I'm pretty sure it waits for systemd (PID 1) to reply with the message about the job completion. stracing systemctl is rarely useful, because the work is done by systemd.
Comment 3 Michal Schmidt 2012-08-15 07:59:00 EDT
[ Reassigning to sendmail tentatively. Jaroslav, were there any similar reports of sendmail breaking after upgrade from F16 to F17? ]
Comment 4 Jaroslav Škarvada 2012-08-15 08:12:47 EDT
(In reply to comment #3)
> [ Reassigning to sendmail tentatively. Jaroslav, were there any similar
> reports of sendmail breaking after upgrade from F16 to F17? ]

No one similar as far as i know. I upgraded several boxes without problem.
Comment 5 Michal Schmidt 2012-08-15 08:31:43 EDT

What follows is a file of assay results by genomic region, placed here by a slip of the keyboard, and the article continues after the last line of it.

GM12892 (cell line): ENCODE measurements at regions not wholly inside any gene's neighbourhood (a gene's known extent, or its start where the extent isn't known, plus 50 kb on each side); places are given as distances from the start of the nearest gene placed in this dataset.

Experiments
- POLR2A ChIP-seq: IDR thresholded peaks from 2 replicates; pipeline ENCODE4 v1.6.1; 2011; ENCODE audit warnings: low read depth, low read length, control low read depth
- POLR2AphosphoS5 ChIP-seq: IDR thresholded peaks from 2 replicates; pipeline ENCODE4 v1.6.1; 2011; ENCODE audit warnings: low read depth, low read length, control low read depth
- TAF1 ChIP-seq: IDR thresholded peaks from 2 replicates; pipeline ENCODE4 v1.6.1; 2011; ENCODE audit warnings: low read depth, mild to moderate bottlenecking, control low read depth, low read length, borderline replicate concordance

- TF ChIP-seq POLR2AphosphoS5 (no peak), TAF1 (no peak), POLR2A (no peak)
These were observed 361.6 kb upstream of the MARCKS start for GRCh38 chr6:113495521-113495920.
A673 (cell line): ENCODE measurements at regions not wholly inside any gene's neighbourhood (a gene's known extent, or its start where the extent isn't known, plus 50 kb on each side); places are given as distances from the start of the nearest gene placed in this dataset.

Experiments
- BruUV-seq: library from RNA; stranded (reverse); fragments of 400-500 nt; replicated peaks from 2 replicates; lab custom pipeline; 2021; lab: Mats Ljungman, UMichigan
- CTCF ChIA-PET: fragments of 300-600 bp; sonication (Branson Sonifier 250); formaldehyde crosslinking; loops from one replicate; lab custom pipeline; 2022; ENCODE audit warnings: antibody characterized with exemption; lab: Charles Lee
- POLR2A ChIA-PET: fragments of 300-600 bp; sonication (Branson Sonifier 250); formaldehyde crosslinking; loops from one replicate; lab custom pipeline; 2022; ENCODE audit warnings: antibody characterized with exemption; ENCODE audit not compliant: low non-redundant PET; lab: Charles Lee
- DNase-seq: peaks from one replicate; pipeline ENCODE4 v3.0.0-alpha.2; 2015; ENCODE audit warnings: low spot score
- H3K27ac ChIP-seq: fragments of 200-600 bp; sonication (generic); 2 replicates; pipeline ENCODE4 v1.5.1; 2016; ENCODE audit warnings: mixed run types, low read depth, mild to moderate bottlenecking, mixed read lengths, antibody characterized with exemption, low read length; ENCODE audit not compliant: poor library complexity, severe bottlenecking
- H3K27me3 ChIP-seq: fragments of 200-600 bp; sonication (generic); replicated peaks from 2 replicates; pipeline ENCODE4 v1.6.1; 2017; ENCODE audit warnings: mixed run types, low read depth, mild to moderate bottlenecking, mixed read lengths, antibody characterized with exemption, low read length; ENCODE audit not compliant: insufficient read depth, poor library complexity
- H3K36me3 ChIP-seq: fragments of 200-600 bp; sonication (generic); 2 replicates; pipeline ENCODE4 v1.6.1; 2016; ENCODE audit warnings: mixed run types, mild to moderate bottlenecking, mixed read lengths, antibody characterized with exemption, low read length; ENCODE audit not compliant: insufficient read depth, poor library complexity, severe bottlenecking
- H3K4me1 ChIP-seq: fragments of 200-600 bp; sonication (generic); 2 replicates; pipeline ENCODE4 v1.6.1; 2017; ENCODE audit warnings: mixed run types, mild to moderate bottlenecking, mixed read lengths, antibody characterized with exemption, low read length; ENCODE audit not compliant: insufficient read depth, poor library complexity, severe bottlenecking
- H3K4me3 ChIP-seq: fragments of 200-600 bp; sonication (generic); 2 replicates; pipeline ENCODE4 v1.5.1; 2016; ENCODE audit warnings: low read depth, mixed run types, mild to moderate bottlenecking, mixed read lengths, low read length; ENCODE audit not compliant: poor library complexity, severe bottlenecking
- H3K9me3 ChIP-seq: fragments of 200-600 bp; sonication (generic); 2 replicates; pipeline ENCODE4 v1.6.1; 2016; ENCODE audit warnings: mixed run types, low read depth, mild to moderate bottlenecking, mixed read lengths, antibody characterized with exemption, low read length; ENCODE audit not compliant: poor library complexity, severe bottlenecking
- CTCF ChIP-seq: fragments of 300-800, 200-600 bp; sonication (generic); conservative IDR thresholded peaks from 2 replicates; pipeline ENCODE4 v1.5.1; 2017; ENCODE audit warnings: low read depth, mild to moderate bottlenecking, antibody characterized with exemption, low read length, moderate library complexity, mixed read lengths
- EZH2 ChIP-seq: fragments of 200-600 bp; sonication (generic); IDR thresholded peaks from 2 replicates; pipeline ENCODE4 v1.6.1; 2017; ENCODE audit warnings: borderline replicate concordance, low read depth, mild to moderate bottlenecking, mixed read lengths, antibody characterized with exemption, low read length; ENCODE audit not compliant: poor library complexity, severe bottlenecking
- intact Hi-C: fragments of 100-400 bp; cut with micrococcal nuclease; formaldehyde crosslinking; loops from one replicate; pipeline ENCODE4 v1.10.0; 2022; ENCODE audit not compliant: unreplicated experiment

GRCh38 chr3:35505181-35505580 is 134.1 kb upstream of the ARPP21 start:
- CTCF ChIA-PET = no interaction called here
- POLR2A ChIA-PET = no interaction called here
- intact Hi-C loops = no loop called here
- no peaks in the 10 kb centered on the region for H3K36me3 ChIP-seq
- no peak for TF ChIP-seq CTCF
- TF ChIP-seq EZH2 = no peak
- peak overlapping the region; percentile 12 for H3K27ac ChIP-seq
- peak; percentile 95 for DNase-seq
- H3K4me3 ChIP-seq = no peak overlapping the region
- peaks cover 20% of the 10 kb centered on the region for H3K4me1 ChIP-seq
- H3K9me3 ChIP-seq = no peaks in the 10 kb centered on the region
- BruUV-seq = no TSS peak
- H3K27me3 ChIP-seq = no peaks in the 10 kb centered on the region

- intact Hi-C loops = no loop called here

Michal J.,
which method did you use for the upgrade from F16?
Could this be a SELinux related problem (do you run in enforcing mode)?
Comment 6 Michal Jaegermann 2012-08-15 12:10:20 EDT
(In reply to comment #2)
> (In reply to comment #0)
> > Attempts on command line to do "systemctl start sm-client.service" just sit
> > there doing nothing beyond blocking a shell prompt.
> 
> While it's stuck here, run "systemctl status sm-client.service" from another
> shell and paste the output here.

It says:

sm-client.service - Sendmail Mail Transport Client
	  Loaded: loaded (/usr/lib/systemd/system/sm-client.service; enabled)
	  Active: inactive (dead)
	  CGroup: name=systemd:/system/sm-client.service

If you will wait long enough then for "start" then it eventually times out
and it prints: "A dependency job failed. See system journal for details."